Yama-uba (山姥?, mountain crone) is a yōkai (“spirit” or “monster”) found in Japanese folklore. The name may also be spelled Yamamba or Yamanba. She is sometimes confused with the Yuki-onna (“snow woman”), but the two figures are not the same.Yama-uba looks like an old woman, usually a hideous one and her kimono is filthy and tattered. Her mouth is sometimes said to stretch the entire width of her face, and some depictions give her a second mouth at the top of her head. She is able to change her appearance, though, and she uses this tactic to great success in capturing her victims.Yama-uba inhabits the deep forests of the mountains of Japan. Various regions claim her as a native, including Sabana[citation needed] (where she is supposed to have once lived in a cave at the base of Mt. Nabekura, near Fukui), the Tōhoku Region (northern Honshū), and the Ashigara Mountains. Most stories say that she lives in a hut.Yama-uba preys on travelers who have become lost in her wooded lair. Her exact tactics vary from story to story. Sometimes, she changes her appearance to that of a beautiful woman or possibly one of her victim’s loved ones. Other times, she retains her hag-like form and plays the part of a helpless old woman. Once she has gained her quarry’s trust, she often closes and eats them then and there. She is able to animate her hair (or turn it to snakes in some legends) and use it to pull the prey into the maw atop her head. She may also offer to “help” the lost soul and then lead him to a dangerous area of the mountain where he falls to his death and allows her to feed. Alternatively, she may offer to lodge the victim in her hut. Once the luckless traveler is sufficiently fattened up, she pounces. In addition to killing adults, Yama-uba is often blamed for missing children, and parents use her as a sort of bogeyman.Because her behavior is similar to that of female oni, some scholars suggest that Yama-uba is simply a named member of that class of creature. Others suggest that several Yama-uba live all throughout Japan. Unlike the invincible oni, however, Yama-uba is fallible. A few tales make her a nocturnal creature unable to move about in sunlight. At least one tradition holds that her only weakness is a flower that holds her spirit, so that if the flower is destroyed, the mountain crone is as well. She is often depicted as quite gullible, and tales of her would-be prey fooling her to make their escape are common.Yama-uba is skilled in the arts of sorcery, potions and poisons. She sometimes trades this knowledge to human beings if they bring her a substitute victim to eat or satisfy some similarly wicked bargain.Some scholars place Yama-uba’s origin in stories about times when great famine caused Japanese villagers to cast their elderly out into the woods for lack of food. Yama-uba would thus be born out of the psychological undercurrent from such actions.Legends of Yama-uba have existed since at least the Heian period. At this time, a village named Sabane. built a bypass around a cave that was thought to house the witch. 
Art by *GENZOMAN.deviantart

rurouni-kusuri-uri:

Yama-uba (山姥?, mountain crone) is a yōkai (“spirit” or “monster”) found in Japanese folklore. The name may also be spelled Yamamba or Yamanba. She is sometimes confused with the Yuki-onna (“snow woman”), but the two figures are not the same.

Yama-uba looks like an old woman, usually a hideous one and her kimono is filthy and tattered. Her mouth is sometimes said to stretch the entire width of her face, and some depictions give her a second mouth at the top of her head. She is able to change her appearance, though, and she uses this tactic to great success in capturing her victims.

Yama-uba inhabits the deep forests of the mountains of Japan. Various regions claim her as a native, including Sabana[citation needed] (where she is supposed to have once lived in a cave at the base of Mt. Nabekura, near Fukui), the Tōhoku Region (northern Honshū), and the Ashigara Mountains. Most stories say that she lives in a hut.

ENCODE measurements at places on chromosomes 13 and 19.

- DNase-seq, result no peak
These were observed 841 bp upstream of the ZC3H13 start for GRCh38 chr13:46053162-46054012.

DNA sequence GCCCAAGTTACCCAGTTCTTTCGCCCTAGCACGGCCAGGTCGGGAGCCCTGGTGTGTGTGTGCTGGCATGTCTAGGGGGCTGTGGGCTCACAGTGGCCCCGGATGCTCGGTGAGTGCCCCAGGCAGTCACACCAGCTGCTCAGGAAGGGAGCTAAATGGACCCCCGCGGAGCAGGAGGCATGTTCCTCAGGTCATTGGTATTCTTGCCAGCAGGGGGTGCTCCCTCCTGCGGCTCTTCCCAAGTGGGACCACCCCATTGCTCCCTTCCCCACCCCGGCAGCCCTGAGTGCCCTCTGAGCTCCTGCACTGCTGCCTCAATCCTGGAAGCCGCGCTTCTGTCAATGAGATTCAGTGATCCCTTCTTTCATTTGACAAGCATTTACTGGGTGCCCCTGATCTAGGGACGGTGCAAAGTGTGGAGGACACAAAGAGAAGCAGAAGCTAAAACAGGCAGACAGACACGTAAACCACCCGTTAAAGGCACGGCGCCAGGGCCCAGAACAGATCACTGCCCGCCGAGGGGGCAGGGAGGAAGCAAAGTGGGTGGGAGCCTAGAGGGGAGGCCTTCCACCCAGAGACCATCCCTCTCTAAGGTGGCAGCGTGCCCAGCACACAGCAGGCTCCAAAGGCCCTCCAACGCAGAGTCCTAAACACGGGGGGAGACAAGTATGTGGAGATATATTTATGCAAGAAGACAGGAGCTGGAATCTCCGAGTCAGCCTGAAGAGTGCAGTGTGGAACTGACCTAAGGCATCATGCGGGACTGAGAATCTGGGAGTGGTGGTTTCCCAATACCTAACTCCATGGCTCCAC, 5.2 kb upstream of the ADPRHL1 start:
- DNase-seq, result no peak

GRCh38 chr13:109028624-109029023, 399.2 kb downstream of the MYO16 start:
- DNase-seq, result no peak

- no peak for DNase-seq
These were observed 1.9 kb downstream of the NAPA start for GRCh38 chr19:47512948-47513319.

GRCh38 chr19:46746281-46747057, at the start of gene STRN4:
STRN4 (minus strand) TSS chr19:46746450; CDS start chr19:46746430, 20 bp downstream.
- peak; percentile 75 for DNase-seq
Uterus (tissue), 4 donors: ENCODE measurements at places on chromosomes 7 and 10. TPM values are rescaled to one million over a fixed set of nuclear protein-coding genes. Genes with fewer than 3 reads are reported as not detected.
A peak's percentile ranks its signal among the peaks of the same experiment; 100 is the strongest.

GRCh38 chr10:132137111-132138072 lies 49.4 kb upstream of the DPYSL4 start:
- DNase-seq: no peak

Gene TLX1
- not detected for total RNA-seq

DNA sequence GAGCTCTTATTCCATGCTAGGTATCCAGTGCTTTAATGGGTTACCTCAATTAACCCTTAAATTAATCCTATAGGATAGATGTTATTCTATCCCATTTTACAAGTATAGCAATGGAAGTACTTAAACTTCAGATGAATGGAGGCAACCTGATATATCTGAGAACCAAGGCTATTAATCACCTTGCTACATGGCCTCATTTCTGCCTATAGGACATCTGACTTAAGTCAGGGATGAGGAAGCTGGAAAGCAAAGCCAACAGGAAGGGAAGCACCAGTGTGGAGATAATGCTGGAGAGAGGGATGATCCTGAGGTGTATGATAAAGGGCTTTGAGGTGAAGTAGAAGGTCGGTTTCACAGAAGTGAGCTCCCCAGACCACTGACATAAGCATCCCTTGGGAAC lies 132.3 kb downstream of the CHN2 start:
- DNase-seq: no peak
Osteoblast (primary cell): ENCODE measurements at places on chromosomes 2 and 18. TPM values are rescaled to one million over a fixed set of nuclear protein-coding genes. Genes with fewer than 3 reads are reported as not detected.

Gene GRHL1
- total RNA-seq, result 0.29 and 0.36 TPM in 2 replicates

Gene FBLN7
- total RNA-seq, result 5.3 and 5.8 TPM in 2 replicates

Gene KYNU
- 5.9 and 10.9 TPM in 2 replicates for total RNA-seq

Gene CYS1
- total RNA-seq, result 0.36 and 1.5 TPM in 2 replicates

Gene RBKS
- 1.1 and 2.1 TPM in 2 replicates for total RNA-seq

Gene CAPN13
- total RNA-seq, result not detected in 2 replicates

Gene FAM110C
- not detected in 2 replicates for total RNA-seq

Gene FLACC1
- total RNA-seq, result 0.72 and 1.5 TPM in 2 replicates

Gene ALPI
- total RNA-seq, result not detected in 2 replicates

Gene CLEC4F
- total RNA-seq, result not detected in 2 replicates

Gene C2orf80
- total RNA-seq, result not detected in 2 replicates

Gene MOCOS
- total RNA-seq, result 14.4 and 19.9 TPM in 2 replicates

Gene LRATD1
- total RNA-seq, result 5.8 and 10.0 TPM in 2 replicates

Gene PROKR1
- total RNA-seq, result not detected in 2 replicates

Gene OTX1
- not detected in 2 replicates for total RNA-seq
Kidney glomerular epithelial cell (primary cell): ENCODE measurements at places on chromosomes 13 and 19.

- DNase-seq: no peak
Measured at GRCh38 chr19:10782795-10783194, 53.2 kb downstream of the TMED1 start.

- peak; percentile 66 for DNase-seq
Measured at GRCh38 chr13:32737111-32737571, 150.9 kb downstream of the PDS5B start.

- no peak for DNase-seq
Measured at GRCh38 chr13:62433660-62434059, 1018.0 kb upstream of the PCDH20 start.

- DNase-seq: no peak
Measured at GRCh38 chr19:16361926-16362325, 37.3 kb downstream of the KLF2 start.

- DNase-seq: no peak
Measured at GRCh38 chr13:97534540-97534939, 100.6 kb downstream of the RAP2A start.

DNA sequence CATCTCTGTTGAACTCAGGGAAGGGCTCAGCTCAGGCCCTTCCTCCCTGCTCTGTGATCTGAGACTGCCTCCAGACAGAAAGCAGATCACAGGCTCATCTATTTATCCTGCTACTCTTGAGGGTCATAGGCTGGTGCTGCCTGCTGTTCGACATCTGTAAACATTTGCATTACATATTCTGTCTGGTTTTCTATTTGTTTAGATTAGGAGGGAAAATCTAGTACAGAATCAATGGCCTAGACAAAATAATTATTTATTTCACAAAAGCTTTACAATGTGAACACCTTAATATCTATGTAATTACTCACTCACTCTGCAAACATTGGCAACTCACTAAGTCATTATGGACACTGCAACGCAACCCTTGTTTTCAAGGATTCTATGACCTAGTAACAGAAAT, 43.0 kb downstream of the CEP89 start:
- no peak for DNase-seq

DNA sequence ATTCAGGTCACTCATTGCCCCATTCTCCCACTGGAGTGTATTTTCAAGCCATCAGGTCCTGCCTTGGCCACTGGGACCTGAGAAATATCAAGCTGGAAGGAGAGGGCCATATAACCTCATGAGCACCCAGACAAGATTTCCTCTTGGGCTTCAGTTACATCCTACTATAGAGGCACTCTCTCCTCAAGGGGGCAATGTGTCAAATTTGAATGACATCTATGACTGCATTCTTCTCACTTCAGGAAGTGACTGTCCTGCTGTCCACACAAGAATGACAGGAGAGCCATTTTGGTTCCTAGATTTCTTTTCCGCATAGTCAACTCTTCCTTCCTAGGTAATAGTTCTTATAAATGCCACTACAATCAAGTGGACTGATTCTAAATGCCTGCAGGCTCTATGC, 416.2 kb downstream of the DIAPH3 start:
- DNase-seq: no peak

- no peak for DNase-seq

Yama-uba preys on travelers who have become lost in her wooded lair. Her exact tactics vary from story to story. Sometimes, she changes her appearance to that of a beautiful woman or possibly one of her victim’s loved ones. Other times, she retains her hag-like form and plays the part of a helpless old woman. Once she has gained her quarry’s trust, she often closes and eats them then and there. She is able to animate her hair (or turn it to snakes in some legends) and use it to pull the prey into the maw atop her head. She may also offer to “help” the lost soul and then lead him to a dangerous area of the mountain where he falls to his death and allows her to feed. Alternatively, she may offer to lodge the victim in her hut. Once the luckless traveler is sufficiently fattened up, she pounces. In addition to killing adults, Yama-uba is often blamed for missing children, and parents use her as a sort of bogeyman.

Because her behavior is similar to that of female oni, some scholars suggest that Yama-uba is simply a named member of that class of creature. Others suggest that several Yama-uba live all throughout Japan. Unlike the invincible oni, however, Yama-uba is fallible. A few tales make her a nocturnal creature unable to move about in sunlight. At least one tradition holds that her only weakness is a flower that holds her spirit, so that if the flower is destroyed, the mountain crone is as well. She is often depicted as quite gullible, and tales of her would-be prey fooling her to make their escape are common.

Yama-uba is skilled in the arts of sorcery, potions and poisons. She sometimes trades this knowledge to human beings if they bring her a substitute victim to eat or satisfy some similarly wicked bargain.

Some scholars place Yama-uba’s origin in stories about times when great famine caused Japanese villagers to cast their elderly out into the woods for lack of food. Yama-uba would thus be born out of the psychological undercurrent from such actions.

Legends of Yama-uba have existed since at least the Heian period. At this time, a village named Sabane. built a bypass around a cave that was thought to house the witch. 

Art by *GENZOMAN.deviantart

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Filed under Yama-uba yokai youkai Japanese mythology Ayakashi monster mononoke japanese+folklore?before=1372844510